Success in public-owned broadband: It’s about Main St., not Wall St.


Comcast just doubled its broadband speeds in the entire state of Colorado — but without raising rates. Longmont, Colorado’s network take rate after one week of signing up subscribers exceeded its projections for the first year. Thomasville, Georgia’s municipal network, started in 1999, generates so much money that it helped eliminate constituents’ taxes.

As surely as there are death and Kim Kardashian memes, incumbent-led critics will claim all public-owned broadband networks are failures that put taxpayer dollars at risk. From a similar bottle of fine whine, they’ll protest that public networks are overwhelmingly unfair competition. Promoting these contradicting myths has led to 20 states with laws restricting these networks.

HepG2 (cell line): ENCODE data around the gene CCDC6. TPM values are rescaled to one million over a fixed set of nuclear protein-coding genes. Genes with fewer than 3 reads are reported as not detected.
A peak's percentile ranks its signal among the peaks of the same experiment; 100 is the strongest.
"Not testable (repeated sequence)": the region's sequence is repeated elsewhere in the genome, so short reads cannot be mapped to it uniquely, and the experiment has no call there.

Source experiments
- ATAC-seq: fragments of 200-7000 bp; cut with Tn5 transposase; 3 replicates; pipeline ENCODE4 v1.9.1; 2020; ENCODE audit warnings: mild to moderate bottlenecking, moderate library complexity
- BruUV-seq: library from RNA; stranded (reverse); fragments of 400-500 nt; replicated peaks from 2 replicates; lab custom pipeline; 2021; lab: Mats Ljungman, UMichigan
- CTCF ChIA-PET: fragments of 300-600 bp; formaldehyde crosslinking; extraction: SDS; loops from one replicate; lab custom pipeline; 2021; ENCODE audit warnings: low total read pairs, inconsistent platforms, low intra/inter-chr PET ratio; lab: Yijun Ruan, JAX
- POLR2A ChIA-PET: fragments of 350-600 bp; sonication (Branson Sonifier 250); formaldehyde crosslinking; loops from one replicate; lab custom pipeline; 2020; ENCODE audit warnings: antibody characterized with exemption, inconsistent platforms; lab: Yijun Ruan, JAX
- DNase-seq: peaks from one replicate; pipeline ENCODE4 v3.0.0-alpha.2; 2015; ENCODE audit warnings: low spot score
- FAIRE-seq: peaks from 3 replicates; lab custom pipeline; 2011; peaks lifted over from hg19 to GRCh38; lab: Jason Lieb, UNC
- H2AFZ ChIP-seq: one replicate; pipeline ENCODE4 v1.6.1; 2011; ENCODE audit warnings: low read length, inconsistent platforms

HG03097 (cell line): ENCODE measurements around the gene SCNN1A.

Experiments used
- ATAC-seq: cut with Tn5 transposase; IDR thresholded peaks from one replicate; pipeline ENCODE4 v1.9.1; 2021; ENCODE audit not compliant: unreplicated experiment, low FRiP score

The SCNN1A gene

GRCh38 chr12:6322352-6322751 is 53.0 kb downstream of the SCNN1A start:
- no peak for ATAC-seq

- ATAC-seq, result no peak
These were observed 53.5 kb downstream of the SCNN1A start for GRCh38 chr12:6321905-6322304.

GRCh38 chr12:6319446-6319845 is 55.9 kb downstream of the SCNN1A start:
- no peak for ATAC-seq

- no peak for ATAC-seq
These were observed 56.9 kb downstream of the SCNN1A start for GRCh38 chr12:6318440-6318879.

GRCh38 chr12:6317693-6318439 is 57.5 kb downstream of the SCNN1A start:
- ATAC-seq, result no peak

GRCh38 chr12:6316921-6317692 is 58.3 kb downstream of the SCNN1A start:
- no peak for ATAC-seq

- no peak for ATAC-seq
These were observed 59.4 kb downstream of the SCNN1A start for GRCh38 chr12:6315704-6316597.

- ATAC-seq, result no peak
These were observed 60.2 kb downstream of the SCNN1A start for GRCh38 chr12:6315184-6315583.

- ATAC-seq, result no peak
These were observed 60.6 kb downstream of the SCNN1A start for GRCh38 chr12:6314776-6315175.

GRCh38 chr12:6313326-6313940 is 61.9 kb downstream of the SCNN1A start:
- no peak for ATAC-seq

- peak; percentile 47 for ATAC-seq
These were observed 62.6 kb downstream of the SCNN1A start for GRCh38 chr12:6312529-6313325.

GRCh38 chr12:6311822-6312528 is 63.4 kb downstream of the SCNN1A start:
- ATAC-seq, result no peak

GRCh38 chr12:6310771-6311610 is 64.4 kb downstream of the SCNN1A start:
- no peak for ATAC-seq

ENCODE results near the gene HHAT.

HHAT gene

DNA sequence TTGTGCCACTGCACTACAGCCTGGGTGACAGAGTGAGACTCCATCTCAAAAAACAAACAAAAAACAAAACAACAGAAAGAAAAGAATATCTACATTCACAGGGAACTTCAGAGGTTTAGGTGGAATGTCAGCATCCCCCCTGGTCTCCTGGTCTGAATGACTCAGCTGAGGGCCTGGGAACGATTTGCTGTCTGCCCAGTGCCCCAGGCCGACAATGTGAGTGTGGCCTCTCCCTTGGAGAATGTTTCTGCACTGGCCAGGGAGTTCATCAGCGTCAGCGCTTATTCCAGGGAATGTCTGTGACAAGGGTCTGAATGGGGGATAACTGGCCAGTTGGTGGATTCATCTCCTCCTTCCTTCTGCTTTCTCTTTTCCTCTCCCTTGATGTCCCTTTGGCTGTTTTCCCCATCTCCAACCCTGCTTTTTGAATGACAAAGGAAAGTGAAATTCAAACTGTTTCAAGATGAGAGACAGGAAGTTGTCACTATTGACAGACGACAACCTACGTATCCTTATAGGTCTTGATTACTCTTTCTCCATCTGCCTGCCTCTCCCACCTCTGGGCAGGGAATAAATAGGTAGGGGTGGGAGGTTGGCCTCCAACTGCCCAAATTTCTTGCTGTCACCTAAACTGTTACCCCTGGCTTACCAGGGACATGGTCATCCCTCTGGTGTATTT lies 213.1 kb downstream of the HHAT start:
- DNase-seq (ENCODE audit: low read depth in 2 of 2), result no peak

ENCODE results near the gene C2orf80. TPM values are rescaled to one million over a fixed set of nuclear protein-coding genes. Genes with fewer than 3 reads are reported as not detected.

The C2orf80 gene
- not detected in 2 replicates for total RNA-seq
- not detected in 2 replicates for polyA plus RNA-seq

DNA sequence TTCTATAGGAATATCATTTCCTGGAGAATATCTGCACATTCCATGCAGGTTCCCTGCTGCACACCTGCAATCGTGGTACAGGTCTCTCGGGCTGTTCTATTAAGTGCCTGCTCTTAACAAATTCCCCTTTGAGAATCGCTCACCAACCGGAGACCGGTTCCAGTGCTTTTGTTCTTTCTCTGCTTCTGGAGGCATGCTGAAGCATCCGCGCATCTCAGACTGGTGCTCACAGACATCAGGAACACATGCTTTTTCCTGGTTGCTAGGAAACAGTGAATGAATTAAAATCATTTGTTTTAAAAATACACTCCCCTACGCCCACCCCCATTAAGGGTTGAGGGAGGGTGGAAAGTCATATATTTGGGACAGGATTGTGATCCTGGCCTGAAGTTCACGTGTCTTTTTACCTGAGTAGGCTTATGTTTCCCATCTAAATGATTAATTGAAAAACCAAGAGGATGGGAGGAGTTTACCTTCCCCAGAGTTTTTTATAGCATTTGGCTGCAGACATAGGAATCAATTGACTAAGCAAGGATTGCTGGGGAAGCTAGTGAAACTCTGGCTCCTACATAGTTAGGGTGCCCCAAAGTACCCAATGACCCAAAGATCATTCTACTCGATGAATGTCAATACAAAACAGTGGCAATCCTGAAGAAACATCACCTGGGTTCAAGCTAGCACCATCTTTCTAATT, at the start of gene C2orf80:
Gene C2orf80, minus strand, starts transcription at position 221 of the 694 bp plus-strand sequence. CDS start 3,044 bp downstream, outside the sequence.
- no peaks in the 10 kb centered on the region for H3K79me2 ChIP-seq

The market (community constituents) determines success

Public network failures are greatly exaggerated by critics who misinterpret what exactly community broadband success is. Giant providers want us to believe that the only measures of success are huge profit margins, quick payback for…

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